“To delighted southerners, who had watched an unlikely slave state transformed into a probable one, Buchanan offered his splendid gift in a special message to Congress in February 1858: ‘Kansas is therefore at this moment as much a slave state as Georgia and South Carolina. Without this the equality of the sovereign states composing the Union would be violated, and the use and enjoyment of a territory acquired by the common treasure of all the States would be closed against the people and property of nearly one-half the members of the confederacy.’ This last was another of Buchanan’s convenient delusions. In fact the white South represented less than 20 percent of the population of the United States.

“By 1858 Buchanan had already done a great deal for the South, and now he prepared to do even more by using the full powers of the executive to push the Lecompton constitution through Congress, ‘naked,’ in the terminology of the day, without changes, modifications, and criticism. By his calculations the Senate presented no difficulty, with its Democratic majority, two-thirds of whom were from slaveholding states. He was proved right when the Senate voted by a comfortable margin to approve the Lecompton constitution in March.

“But the House of Representatives, based on population and therefore always a threat to the South, remained uncertain. There the combined opposition of 106 Know-Nothings and Republicans did not outnumber the 128 Democrats, but there were only 75 Democratic congressmen from slaveholding states. The rest were northerners who lived among constituencies alarmed by aggressive slave supporters in the South and increasingly attracted to the Republicans.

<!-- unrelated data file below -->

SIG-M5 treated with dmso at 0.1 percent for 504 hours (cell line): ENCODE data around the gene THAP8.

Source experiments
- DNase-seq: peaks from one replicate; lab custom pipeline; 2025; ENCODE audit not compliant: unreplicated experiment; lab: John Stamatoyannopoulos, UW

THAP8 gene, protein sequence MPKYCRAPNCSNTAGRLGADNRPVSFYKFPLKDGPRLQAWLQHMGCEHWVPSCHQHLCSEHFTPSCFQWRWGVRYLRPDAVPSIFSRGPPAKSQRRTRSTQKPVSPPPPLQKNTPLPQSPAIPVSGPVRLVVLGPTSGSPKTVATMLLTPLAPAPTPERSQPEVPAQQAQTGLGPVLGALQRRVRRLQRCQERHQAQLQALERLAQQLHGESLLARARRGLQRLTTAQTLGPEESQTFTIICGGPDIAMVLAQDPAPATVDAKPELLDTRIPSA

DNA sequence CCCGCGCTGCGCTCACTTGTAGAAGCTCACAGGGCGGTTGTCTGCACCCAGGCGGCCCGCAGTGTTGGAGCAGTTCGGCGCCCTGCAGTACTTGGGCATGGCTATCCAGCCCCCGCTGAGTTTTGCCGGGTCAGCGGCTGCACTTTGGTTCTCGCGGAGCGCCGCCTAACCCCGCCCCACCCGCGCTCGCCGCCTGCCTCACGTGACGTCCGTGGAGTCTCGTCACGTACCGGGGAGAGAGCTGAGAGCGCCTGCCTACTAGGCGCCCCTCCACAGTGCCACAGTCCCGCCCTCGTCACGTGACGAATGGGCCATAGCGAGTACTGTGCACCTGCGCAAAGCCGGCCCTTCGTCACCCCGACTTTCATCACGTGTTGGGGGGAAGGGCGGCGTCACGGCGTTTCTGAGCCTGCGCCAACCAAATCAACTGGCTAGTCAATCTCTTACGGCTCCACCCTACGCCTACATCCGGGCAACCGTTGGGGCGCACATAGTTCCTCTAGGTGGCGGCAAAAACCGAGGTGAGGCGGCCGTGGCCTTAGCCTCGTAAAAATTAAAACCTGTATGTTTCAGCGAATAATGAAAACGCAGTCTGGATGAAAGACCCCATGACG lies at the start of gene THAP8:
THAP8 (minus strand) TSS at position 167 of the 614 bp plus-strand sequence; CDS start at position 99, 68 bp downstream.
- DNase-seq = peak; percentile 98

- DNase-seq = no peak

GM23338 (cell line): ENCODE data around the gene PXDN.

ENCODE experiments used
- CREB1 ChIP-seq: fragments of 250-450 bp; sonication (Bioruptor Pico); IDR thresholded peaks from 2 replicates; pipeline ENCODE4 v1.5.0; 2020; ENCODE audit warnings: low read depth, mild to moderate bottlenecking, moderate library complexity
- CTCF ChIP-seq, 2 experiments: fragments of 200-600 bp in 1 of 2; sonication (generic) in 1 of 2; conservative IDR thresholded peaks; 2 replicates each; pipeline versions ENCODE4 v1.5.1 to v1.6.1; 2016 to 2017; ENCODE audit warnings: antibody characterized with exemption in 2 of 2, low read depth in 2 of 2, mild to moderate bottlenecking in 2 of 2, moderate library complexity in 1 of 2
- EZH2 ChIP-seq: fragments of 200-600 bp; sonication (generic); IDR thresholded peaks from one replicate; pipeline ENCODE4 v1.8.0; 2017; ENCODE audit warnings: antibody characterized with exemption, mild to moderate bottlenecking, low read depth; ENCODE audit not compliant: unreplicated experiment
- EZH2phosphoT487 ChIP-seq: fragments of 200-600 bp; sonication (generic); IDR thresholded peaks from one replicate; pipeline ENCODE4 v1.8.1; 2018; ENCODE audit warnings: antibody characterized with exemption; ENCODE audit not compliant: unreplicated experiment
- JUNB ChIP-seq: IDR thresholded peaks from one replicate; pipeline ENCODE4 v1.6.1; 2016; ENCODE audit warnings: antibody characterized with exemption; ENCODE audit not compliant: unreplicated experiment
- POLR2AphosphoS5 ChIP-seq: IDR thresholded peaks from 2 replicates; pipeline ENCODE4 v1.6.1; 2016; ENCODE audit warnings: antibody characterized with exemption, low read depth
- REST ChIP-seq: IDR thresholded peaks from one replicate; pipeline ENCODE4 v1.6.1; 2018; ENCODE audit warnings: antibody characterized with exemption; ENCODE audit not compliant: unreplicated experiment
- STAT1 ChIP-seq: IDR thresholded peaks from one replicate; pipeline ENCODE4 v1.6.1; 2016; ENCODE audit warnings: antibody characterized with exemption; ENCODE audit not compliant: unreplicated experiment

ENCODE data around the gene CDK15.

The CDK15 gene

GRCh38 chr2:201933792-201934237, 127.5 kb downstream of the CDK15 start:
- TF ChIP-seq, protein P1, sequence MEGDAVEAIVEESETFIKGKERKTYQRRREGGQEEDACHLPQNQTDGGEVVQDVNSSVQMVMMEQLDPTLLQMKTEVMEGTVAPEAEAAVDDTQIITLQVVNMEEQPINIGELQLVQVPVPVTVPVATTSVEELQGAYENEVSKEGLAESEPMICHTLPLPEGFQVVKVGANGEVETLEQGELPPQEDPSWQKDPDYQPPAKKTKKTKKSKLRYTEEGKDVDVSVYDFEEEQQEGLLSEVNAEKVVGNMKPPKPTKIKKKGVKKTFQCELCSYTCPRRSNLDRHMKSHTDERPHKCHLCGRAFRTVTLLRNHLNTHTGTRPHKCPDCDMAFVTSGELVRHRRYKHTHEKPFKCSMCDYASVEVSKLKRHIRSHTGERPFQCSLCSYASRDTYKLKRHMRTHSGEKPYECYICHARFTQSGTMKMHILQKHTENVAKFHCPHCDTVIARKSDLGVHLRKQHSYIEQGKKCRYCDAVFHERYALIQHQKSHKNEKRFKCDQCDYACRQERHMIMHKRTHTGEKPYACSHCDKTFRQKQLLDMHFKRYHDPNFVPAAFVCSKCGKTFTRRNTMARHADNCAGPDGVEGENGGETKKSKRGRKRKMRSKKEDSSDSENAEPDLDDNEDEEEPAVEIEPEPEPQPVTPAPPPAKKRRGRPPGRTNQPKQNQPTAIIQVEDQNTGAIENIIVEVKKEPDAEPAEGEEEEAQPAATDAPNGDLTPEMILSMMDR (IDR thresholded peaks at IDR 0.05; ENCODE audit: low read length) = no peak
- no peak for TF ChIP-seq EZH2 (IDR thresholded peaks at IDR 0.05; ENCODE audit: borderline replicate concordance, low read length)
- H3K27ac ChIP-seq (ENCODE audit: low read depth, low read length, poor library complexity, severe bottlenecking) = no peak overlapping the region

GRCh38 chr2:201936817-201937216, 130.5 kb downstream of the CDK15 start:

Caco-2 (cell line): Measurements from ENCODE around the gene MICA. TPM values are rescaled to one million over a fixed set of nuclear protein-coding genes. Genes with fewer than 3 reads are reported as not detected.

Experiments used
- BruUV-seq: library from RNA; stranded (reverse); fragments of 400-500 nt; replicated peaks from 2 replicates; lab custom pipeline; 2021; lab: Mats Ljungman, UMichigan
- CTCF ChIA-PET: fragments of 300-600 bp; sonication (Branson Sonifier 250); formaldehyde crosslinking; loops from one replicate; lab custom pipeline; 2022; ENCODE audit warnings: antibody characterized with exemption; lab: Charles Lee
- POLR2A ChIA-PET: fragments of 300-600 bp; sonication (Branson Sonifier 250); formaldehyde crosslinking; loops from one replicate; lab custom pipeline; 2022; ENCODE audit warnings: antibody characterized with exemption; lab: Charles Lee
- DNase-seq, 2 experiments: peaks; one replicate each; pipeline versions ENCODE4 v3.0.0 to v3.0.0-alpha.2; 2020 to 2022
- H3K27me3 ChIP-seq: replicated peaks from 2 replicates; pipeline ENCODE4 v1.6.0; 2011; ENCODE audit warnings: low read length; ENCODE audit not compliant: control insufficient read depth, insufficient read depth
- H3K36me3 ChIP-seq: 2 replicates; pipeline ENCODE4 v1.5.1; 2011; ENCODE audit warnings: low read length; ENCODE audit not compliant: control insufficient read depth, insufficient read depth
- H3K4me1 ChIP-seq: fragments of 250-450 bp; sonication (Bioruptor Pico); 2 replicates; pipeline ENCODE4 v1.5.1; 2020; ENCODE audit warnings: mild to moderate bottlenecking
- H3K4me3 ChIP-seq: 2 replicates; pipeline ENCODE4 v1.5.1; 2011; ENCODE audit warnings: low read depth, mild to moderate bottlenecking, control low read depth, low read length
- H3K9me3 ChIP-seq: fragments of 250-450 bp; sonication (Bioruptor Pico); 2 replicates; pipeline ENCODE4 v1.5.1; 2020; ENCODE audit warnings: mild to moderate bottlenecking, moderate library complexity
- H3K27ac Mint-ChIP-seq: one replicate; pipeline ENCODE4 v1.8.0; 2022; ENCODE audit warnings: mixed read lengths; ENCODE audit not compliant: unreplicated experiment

“Buchanan promptly went to work. Throughout the spring of 1858, using tactics often assumed to be the creation of twentieth-century chief executives, the president sent cabinet members to lobby congressmen. Contracts for shipbuilding and mail routes were dangled before wavering representatives; commissions, patronage jobs (either removals or extensions), funds for newspapers that favored Lecompton, and even cash were offered. Two years later a House committee investigating whether the president had ‘by money, patronage or other improper means sought to influence the action of Congress’ on its Lecompton votes darkly suggested that even prostitutes were offered to recalcitrant legislators. There was no paper trail to the president himself, but by the spring of 1858 most of official Washington agreed that the power of the executive had bought congressmen ‘like hogs.’ Meanwhile the administration’s newspaper, the Washington Union, turned itself into an advertisement for the merits of the Lecompton constitution. Some of its editorials, probably written by Attorney General Black and possibly by the president himself, suggested that slavery was moving north. Kansas was only the beginning.